ATP Nottingham: Malek Jaziri ousts Britain’s James Ward in three sets

Malek Jaziri recovered from a double break down in the final set to defeat British hope James Ward in the first round of the Aegon Open in Nottingham.

These two players had met once before prior to this meeting in a Davis Cup tie between Tunisia and Great Britain in 2011. The Brit was victorious on that occasion, winning in five sets 3-6, 6-3, 3-6, 6-3, 8-6. Jaziri was playing in Nottingham for the second consecutive year, reaching the second round in 2015 after a win against Kyle Edmund and defeat to Dominic Thiem. Meanwhile, Ward was looking for his first ATP World Tour win of the season (0-1). The Brit’s best result here at the Aegon Open was a run to the quarterfinals in 2010.

Jaziri races through the first set

A double fault left Jaziri 0-30 down in his opening service game, but the Tunisian was able to respond to capture four points in a row to claim the first game. Ward made a similarly troublesome start on serve, double faulting to leave himself break point down. The British number five saved the point with a forehand winner but then proceeded to hit two more double  faults to hand his opponent the early break.

Ward had further half chances to break the Tunisian’s serve in the following game at 15-30 and deuce but failed to capitalize on his opportunities. Two double faults from the Tunisian gave Ward a break back point, which was duly snuffed out by Jaziri with a forehand winner as he held for a 4-1 lead.

The world number 60 hit a stunning backhand down the line winner on the run as he broke the Brit’s serve for a second time. The British number five had two break point chances to salvage the set, but the Tunisian fired down an ace and a couple of winners to secure the first set 6-1.

The Brit bounces back

Ward responded in set number two and made the perfect start, finally breaking the Tunisian’s serve after a lengthy rally which he finished off with subtle drop shot winner. Ward threw in a couple of double faults in game five, but there was no harm done as the Brit canceled them out with two aces to hold and move 4-1 in front.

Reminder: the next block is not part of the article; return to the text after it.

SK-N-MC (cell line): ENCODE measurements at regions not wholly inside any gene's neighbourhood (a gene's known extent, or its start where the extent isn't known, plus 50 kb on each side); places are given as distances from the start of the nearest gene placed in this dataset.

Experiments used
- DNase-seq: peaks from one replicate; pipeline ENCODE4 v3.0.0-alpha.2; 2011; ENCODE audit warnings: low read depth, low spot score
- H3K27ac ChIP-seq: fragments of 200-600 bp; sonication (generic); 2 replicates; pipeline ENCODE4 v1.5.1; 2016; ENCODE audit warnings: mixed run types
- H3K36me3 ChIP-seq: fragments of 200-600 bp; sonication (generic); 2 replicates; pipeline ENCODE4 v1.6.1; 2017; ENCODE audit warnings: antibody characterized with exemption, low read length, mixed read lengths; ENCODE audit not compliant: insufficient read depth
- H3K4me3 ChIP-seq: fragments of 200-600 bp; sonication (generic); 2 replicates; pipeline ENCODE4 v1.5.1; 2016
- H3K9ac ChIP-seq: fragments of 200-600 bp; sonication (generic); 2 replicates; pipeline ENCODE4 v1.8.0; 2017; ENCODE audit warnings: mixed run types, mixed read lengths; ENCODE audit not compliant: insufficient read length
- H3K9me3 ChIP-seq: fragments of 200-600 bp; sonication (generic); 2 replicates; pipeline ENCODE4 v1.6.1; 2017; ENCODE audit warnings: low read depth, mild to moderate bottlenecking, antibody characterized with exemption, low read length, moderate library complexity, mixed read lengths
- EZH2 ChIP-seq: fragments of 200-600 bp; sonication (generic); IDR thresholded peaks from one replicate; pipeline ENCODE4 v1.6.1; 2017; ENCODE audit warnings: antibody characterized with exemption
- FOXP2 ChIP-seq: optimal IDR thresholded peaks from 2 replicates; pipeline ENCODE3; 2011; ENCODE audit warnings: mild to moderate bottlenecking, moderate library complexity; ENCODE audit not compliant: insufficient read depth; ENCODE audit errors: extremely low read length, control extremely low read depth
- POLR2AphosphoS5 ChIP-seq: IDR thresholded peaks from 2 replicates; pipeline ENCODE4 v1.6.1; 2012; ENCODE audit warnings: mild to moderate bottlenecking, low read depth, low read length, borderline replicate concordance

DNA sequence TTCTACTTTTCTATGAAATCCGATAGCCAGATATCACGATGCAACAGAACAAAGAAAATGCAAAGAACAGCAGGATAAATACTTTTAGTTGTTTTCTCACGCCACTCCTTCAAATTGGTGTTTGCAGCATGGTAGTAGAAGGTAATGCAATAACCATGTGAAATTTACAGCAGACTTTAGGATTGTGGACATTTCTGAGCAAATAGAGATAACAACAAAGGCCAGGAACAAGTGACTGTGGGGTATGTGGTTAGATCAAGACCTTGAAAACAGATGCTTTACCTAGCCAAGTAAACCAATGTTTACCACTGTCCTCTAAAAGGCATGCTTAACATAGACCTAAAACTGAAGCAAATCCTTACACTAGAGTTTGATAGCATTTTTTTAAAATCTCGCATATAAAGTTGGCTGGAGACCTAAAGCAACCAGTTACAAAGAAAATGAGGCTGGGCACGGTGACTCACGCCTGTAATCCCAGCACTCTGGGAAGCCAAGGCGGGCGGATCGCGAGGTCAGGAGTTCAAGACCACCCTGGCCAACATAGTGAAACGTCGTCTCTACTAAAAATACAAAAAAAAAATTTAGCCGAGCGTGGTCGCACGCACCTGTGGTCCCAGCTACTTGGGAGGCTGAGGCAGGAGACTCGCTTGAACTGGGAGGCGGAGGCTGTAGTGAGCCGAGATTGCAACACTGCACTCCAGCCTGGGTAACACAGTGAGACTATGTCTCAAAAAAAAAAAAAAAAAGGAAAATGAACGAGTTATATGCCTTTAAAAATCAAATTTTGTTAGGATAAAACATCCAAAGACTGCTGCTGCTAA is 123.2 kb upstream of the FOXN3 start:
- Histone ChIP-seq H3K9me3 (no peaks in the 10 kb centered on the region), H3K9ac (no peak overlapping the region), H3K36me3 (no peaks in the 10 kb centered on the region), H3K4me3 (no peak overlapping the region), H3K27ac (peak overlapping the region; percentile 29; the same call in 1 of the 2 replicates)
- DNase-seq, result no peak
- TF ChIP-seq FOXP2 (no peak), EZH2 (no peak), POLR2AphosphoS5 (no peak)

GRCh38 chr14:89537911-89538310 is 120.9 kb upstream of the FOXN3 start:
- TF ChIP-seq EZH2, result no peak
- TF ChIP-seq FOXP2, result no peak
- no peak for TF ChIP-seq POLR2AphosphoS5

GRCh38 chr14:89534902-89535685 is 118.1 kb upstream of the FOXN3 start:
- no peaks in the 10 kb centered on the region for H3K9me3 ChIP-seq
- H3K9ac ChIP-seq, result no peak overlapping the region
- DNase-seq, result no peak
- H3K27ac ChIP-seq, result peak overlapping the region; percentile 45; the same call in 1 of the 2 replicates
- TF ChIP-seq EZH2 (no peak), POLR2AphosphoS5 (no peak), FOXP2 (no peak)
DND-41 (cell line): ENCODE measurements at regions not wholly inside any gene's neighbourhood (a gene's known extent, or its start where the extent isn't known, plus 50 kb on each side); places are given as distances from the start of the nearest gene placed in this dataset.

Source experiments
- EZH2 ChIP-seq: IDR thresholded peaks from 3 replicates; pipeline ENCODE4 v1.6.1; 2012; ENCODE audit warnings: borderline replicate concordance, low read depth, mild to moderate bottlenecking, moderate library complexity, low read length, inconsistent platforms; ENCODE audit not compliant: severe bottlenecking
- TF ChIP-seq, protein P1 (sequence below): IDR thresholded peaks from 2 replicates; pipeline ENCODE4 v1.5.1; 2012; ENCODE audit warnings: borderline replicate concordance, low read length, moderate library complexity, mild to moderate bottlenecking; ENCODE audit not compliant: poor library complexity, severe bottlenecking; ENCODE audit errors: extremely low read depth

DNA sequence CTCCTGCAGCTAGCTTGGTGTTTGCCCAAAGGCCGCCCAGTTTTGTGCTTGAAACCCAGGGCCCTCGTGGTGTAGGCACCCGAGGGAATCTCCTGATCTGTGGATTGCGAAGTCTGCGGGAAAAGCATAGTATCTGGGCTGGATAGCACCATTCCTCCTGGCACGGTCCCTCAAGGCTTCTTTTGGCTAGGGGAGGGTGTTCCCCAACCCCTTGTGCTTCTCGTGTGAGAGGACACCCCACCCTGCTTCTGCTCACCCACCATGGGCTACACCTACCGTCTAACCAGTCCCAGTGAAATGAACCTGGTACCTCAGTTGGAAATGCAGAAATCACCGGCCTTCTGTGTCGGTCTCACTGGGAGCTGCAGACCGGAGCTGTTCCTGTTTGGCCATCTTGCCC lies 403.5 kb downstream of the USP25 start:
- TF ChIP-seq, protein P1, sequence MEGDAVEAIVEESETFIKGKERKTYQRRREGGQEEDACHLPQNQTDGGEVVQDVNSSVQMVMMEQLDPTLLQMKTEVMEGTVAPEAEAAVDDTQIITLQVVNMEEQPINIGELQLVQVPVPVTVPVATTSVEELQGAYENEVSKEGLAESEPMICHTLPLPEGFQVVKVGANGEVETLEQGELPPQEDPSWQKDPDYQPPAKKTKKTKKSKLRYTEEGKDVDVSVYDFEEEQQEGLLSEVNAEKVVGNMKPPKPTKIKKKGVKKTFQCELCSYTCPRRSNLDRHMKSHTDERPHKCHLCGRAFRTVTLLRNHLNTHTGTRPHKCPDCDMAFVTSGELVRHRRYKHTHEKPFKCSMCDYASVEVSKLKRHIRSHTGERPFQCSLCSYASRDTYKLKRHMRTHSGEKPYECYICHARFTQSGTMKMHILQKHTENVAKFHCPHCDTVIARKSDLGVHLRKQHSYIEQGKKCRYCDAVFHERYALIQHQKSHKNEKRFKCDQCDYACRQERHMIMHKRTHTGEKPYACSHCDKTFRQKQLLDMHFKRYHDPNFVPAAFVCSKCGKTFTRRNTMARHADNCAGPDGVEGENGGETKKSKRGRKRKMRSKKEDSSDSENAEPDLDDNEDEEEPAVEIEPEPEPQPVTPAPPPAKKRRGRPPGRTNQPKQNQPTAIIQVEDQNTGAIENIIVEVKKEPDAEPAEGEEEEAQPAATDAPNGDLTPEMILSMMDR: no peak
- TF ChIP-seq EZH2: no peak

The world number 177 had half a chance to secure  the double break at 15-30 and at deuce, but was unable to take advantage. Jaziri held to love in the eighth game to force Ward to serve for it. The British number five was up to the task as he closed out the set 6-3.

Ward was hoping to win his first ATP Tour level match in this encounter. Photo: Getty
Ward was hoping to win his first ATP Tour level match in this encounter. Photo: Getty

Ward’s dominance continues in the final set

Ward went from strength to strength as he successfully lobbed the Tunisian to get to break point before outlasting him in the subsequent rally to secure an immediate break. The Brit was then faced with a lengthy service game, during which he faced three break points before coming through to take a 2-0 lead.

The world number 177 hit a superb running forehand cross court winner to get to 30-30 in the third game but was unable to secure the double break on this occasion. Yet in the fifth game Ward took his chance, capitalizing on a double fault and three unforced errors from the Tunisian as the Brit took a 4-1 lead.

The world number 177’s level takes a significant dip

The British number five played a very loose service game, with a double fault at 0-40 handing the Tunisian a life line. The world number 117’s level significantly dropped as he’s dropped serve once again to squander the double break advantage and very quickly found himself 5-4 behind.

The Brit’s meltdown was capped off after another poor service saw him lose the match 6-1, 3-6, 6-4. Jaziri moves on to face 10th seed Pablo Carreno Busta in the second round.

Advertisements

Leave a Reply

Fill in your details below or click an icon to log in:

WordPress.com Logo

You are commenting using your WordPress.com account. Log Out / Change )

Twitter picture

You are commenting using your Twitter account. Log Out / Change )

Facebook photo

You are commenting using your Facebook account. Log Out / Change )

Google+ photo

You are commenting using your Google+ account. Log Out / Change )

Connecting to %s

Blog at WordPress.com.

Up ↑

%d bloggers like this: